Founded in 1996, the Arctic Council is a vital intergovernmental forum. It promotes cooperation, coordination and interaction among the Arctic states, Arctic indigenous communities and other Arctic inhabitants on common Arctic issues. Specifically, it focuses on issues of sustainable development and environmental protection. CCU originally advocated for the creation of the Arctic Council, which consists of official members, observers and permanent participants. The work of the Arctic Council is primarily carried out in six working groups. Through these working groups, the Arctic Council regularly produces comprehensive, cutting-edge environmental, ecological and social assessments. The Arctic Council does not and cannot implement or enforce its guidelines, assessments or recommendations. That responsibility belongs to each individual Arctic State. The chairmanship of the Arctic Council rotates every two years among the Arctic States. The first country to chair the Arctic Council was Canada. The second cycle of chairmanships began in 2013. On April 24, 2015, the second chairmanship of the United States (2015-2017) began. Since its establishment, the Arctic Council has produced many landmark studies on topics important in this unique region, including climate change, environmental pollutants, shipping, tourism, safety and search-and-rescue, biodiversity of flora and fauna, oil pollution response, human health, and indigenous languages. The Arctic Council has also helped to maintain the Arctic as a zone of peace and stability.
Rising Temperatures and Widespread Troubles
Global warming is the primary threat to the Arctic and is already taking a dangerous toll on the ecosystem. The effects of climate change are complex, far-reaching and potentially irreversible. Some of these effects include disappearing sea ice, associated shifts in animal populations, rising water temperatures, the declining health of indigenous peoples, and new and increasingly valued shipping routes through previously inaccessible and undisturbed waters. Ice loss is the most obvious result of global warming. If ice loss from climate change continues at recently measured rates, the Arctic Ocean will be ice-free by 2030.¹ This is deeply concerning for many reasons. Ice provides natural hunting grounds to animals like polar bears, which are forced to modify their feeding habits when ice isn’t present. This causes dramatic and potentially devastating shifts in the Arctic’s simplified food web. Less sea ice also means rising water temperatures. When sea ice is abundant, it reflects as much as 90 percent of the sun’s light and heat back into space.² However, the dark waters left by melting ice absorb most of the sun’s heat and light.² The warming of the water causes even more ice to melt.² Changing ocean temperatures and air temperatures will affect marine life, reduce snow cover, and lead to an increase in precipitation and storminess.¹ Climate change and globalization are affecting the health of Arctic indigenous peoples. Recent assessments note, “Arctic communities face different health-related challenges [that arise from] new insects moving north, water borne diseases (due to changes in temperature), and environment pollutants.”³ Indigenous peoples are becoming more susceptible to heart diseases and obesity as a result of abandoning their traditional diets due to shifts in the availability of food sources. Even the structures in which many indigenous peoples live are at risk, because permafrost (the layer of frozen soil that underlies much of the land in the Arctic) is melting and causing the ground to shift and sink.³ Shipping operations and other industrial activities (like oil drilling and seismic surveys) disrupt the Arctic’s quiet waters, which allow for marine animal communication and therefore survival. Sound serves critical biological functions for whales, pinnipeds and some fish. Additionally, mishaps such as oil spills can occur and pose serious threats to the ecosystem. As noted by physicist and research scientist Richard Sale, “High winds, icebergs, and lack of sunlight during the winter could easily compromise an operation. If a spill were to occur, these same factors would make it difficult to contain the damage.”¹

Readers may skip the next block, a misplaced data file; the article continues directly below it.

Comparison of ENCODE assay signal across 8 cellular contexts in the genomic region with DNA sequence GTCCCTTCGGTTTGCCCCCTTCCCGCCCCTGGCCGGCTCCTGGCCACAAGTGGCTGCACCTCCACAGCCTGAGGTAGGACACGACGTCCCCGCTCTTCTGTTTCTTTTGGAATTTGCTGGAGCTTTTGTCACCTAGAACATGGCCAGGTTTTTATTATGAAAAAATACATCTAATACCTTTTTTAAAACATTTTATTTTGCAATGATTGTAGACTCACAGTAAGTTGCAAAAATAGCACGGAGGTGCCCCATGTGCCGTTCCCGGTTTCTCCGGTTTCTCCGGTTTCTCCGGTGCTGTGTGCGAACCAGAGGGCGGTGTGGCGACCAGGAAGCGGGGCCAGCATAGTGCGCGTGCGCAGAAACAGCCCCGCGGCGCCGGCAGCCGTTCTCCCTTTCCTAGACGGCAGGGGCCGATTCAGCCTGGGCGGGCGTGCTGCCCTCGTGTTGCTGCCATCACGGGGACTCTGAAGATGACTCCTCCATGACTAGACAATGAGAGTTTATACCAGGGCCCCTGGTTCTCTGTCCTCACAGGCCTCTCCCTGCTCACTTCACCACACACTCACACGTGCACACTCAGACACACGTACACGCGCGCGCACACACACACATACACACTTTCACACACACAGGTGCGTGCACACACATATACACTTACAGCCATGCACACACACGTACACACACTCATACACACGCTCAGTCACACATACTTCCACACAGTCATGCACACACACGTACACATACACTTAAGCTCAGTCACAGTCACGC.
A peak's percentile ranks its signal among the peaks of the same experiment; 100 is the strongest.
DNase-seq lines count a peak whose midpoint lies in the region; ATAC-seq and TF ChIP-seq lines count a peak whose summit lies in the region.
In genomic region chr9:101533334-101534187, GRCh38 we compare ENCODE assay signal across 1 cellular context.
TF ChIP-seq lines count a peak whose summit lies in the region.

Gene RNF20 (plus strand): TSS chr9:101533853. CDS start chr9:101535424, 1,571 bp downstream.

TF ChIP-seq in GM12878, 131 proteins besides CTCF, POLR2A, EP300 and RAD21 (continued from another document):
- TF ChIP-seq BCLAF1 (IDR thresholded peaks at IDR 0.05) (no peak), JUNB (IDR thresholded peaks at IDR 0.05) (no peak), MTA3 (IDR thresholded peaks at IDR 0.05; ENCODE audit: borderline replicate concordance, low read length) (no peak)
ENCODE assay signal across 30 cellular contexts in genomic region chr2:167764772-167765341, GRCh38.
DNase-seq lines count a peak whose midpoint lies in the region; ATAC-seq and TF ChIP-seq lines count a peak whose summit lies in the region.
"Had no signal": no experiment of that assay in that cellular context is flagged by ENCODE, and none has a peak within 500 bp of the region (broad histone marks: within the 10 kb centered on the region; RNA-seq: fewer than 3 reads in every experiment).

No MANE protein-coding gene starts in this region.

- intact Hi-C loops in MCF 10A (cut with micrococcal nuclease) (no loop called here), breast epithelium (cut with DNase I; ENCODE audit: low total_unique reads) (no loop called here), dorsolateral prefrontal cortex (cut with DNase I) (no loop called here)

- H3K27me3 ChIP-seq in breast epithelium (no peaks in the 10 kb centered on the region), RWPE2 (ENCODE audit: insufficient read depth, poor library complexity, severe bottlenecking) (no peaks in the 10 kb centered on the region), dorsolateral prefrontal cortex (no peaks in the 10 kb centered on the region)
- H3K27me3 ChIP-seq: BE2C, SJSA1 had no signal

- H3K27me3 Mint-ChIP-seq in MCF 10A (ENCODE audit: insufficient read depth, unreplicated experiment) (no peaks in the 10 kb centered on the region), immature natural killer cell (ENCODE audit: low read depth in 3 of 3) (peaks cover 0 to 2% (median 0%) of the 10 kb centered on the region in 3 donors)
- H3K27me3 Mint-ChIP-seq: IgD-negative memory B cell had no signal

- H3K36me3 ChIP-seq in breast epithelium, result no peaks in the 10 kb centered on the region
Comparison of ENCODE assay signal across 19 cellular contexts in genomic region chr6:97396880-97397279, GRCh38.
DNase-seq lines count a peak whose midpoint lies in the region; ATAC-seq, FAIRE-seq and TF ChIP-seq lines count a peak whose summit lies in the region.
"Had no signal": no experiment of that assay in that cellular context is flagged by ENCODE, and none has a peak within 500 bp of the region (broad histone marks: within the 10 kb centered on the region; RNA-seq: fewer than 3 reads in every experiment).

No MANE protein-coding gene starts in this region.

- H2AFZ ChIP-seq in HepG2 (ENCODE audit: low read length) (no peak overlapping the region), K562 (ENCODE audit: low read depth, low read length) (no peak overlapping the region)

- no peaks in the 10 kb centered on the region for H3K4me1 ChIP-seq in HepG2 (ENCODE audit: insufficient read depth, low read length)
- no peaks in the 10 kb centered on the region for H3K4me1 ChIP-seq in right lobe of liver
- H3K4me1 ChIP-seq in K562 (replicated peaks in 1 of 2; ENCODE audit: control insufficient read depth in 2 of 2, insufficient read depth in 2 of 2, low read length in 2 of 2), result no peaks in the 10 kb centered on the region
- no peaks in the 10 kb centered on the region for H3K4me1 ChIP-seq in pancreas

¹Sale, Richard, and Per Michelsen. The Arctic: The Complete Story. London: Frances Lincoln, 2008. Print.
²McPherson, Stephanie Sammartino. Arctic Thaw: Climate Change and the Global Race for Energy Resources. Minneapolis: Twenty-First Century Books, 2015. Print.
³Czarny, Ryszard M. The High North: Between Geography and Politics. Switzerland: Springer International Publishing, 2015. Print.